Being upfront about asking for help can really boost your dead-leads value to your business. Don’t be afraid to ask for referrals or contacts if they know somebody that could be a good fit for you. Turn the non-client into a networking resource and continue to build on the relationship for future lead generation. It doesn’t hurt either, to stay in contact with those you’ve engaged, should their situation change in the future as well. Maybe in their current career role or position in life, they can’t work with you. However, a job change or opportunity presented can put this contact in a position to be a valuable client for you. Ultimately, using a bad lead to your advantage can provide long term gains – So don’t burn your bridges.

Keep the Emails Flowing

Don’t be afraid to maintain contact with your non-converting prospects via email or email marketing. Be mindful of course, that you’re not sending emails asking for the business or sending sales driven content that won’t apply to them. You can, however, routinely check back monthly, quarterly or seasonally to keep the communication door open and generate top of mind awareness for your business. Should the situation change and the prospect is in a position to revisit your services – you want to still be available in their inbox. Instead of asking business driven questions, check in to see how their process is working for them, send well wishes around the holidays and share any exciting news you might have. Making yourself available periodically can solidify your chances of turning that non-client into a potential client in the future.

In the property management industry, and many others, getting a ‘no’ is typical and even expected. Uncovering potential leads which then turn into the bad fit prospects is also bound to happen. Knowing what do to with leads to keep your sales funnel flowing can help you stay on top of long term potential business. Be sure to keep the lines of communication open and use the bad leads to ask for other contacts and referrals. Relationship building is paramount in our industry. For more ideas and tips on how to maximize your efforts with all of your leads, contact us!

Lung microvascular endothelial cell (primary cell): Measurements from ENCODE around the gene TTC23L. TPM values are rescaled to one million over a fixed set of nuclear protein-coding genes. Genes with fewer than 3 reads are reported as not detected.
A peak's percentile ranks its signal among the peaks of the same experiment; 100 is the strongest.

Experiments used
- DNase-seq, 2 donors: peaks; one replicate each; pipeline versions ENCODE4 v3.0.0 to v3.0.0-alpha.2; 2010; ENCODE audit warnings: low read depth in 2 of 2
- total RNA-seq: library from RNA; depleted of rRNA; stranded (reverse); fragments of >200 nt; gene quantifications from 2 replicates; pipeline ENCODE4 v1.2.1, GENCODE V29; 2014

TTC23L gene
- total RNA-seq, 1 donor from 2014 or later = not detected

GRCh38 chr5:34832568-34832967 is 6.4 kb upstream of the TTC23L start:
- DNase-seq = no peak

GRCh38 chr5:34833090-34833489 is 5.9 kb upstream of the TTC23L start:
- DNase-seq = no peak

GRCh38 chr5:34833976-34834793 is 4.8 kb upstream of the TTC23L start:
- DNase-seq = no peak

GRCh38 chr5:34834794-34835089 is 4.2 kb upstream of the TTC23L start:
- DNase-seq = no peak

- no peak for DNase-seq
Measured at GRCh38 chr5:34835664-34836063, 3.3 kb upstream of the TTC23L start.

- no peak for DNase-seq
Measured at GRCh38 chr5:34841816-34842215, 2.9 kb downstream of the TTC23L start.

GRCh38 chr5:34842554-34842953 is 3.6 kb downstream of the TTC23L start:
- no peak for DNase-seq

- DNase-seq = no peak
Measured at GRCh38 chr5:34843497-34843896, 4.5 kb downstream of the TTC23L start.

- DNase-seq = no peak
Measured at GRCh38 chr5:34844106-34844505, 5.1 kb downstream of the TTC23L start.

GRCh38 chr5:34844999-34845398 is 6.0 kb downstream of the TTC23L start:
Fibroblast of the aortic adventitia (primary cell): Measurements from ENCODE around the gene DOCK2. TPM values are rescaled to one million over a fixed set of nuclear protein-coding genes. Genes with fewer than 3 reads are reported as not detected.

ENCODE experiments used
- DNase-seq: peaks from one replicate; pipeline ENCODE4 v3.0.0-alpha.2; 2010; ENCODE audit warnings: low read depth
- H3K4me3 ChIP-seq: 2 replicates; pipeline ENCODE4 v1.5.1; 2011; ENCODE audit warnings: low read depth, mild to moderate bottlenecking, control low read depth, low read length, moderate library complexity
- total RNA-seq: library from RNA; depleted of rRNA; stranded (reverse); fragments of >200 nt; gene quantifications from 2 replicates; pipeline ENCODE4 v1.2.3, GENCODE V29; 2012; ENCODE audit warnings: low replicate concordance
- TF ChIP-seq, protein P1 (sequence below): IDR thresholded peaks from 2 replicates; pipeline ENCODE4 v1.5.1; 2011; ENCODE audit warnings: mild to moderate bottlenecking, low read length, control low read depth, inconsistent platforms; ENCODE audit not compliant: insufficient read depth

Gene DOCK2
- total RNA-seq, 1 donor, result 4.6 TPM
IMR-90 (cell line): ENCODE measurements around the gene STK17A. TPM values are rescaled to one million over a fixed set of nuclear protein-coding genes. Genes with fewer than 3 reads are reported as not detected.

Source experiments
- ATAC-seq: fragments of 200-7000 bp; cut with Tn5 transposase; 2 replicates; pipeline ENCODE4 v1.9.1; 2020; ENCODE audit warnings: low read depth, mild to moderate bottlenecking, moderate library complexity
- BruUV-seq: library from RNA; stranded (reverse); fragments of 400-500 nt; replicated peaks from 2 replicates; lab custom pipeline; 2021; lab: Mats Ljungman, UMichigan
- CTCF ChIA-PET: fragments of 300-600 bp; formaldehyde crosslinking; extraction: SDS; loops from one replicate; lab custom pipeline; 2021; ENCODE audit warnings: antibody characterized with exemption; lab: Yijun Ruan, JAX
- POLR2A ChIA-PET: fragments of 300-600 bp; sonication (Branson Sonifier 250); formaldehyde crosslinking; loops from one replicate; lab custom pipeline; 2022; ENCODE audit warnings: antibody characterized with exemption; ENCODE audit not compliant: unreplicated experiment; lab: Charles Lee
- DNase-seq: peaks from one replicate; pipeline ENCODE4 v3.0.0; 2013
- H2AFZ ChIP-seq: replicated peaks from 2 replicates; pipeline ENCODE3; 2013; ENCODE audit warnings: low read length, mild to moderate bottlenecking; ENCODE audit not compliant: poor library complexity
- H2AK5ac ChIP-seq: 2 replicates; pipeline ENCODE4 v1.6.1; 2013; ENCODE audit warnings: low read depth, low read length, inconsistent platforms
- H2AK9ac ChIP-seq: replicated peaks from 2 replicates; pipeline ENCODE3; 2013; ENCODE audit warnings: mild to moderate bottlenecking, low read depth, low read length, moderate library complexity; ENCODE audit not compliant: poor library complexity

We have killer email templates and tools that might be just what you need to take your property management venture to the next level.

This is the flow that you should use for a typical property management sales call

Being on the receiving end of a bad sales call isn’t a complete waste of time—it usually helps you decide not to purchase. Of course, as the person making the sales call, that’s the last thing you want. This is why it’s essential to learn how to run a sales call so that every contact you make stands the best possible chance of resulting in a new client. The prospect may decide to go in another direction, but don’t let it be because you can’t make an effective sales call.

Property Manager on sales call

Here are the steps you need to follow to run a sales call:

Nail the Introduction